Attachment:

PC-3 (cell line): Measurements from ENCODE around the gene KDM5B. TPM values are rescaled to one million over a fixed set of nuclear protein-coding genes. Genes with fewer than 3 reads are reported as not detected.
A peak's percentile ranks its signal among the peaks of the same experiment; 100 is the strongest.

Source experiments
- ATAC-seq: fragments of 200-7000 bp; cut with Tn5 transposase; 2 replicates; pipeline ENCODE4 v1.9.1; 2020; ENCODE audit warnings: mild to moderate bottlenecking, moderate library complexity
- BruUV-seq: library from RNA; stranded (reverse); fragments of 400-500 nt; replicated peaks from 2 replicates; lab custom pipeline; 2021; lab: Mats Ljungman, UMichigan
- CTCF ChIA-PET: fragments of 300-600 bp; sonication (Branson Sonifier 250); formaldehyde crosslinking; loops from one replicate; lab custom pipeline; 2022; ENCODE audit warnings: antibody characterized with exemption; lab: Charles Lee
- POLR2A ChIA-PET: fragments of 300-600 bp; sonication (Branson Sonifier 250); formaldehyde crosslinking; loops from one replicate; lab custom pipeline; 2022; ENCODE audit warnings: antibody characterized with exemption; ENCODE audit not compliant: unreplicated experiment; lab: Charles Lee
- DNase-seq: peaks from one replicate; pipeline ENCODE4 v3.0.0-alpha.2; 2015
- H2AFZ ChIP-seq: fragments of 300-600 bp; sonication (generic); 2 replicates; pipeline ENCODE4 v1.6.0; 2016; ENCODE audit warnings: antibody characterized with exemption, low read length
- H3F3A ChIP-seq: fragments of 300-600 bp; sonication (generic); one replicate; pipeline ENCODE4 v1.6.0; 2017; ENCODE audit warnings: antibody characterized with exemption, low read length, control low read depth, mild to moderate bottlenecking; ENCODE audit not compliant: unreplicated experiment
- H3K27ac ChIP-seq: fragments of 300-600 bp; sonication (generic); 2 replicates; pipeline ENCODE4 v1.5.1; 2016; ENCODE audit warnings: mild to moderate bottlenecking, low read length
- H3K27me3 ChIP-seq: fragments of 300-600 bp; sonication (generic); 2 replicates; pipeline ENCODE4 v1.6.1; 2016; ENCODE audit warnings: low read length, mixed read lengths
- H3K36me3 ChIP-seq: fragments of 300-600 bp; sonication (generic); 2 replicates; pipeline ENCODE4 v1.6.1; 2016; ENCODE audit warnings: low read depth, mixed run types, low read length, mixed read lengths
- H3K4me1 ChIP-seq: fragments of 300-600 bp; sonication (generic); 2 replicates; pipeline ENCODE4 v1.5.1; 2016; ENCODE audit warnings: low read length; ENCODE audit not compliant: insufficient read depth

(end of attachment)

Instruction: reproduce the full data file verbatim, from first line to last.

PC-3 (cell line): Measurements from ENCODE around the gene KDM5B. TPM values are rescaled to one million over a fixed set of nuclear protein-coding genes. Genes with fewer than 3 reads are reported as not detected.
A peak's percentile ranks its signal among the peaks of the same experiment; 100 is the strongest.

Source experiments
- ATAC-seq: fragments of 200-7000 bp; cut with Tn5 transposase; 2 replicates; pipeline ENCODE4 v1.9.1; 2020; ENCODE audit warnings: mild to moderate bottlenecking, moderate library complexity
- BruUV-seq: library from RNA; stranded (reverse); fragments of 400-500 nt; replicated peaks from 2 replicates; lab custom pipeline; 2021; lab: Mats Ljungman, UMichigan
- CTCF ChIA-PET: fragments of 300-600 bp; sonication (Branson Sonifier 250); formaldehyde crosslinking; loops from one replicate; lab custom pipeline; 2022; ENCODE audit warnings: antibody characterized with exemption; lab: Charles Lee
- POLR2A ChIA-PET: fragments of 300-600 bp; sonication (Branson Sonifier 250); formaldehyde crosslinking; loops from one replicate; lab custom pipeline; 2022; ENCODE audit warnings: antibody characterized with exemption; ENCODE audit not compliant: unreplicated experiment; lab: Charles Lee
- DNase-seq: peaks from one replicate; pipeline ENCODE4 v3.0.0-alpha.2; 2015
- H2AFZ ChIP-seq: fragments of 300-600 bp; sonication (generic); 2 replicates; pipeline ENCODE4 v1.6.0; 2016; ENCODE audit warnings: antibody characterized with exemption, low read length
- H3F3A ChIP-seq: fragments of 300-600 bp; sonication (generic); one replicate; pipeline ENCODE4 v1.6.0; 2017; ENCODE audit warnings: antibody characterized with exemption, low read length, control low read depth, mild to moderate bottlenecking; ENCODE audit not compliant: unreplicated experiment
- H3K27ac ChIP-seq: fragments of 300-600 bp; sonication (generic); 2 replicates; pipeline ENCODE4 v1.5.1; 2016; ENCODE audit warnings: mild to moderate bottlenecking, low read length
- H3K27me3 ChIP-seq: fragments of 300-600 bp; sonication (generic); 2 replicates; pipeline ENCODE4 v1.6.1; 2016; ENCODE audit warnings: low read length, mixed read lengths
- H3K36me3 ChIP-seq: fragments of 300-600 bp; sonication (generic); 2 replicates; pipeline ENCODE4 v1.6.1; 2016; ENCODE audit warnings: low read depth, mixed run types, low read length, mixed read lengths
- H3K4me1 ChIP-seq: fragments of 300-600 bp; sonication (generic); 2 replicates; pipeline ENCODE4 v1.5.1; 2016; ENCODE audit warnings: low read length; ENCODE audit not compliant: insufficient read depth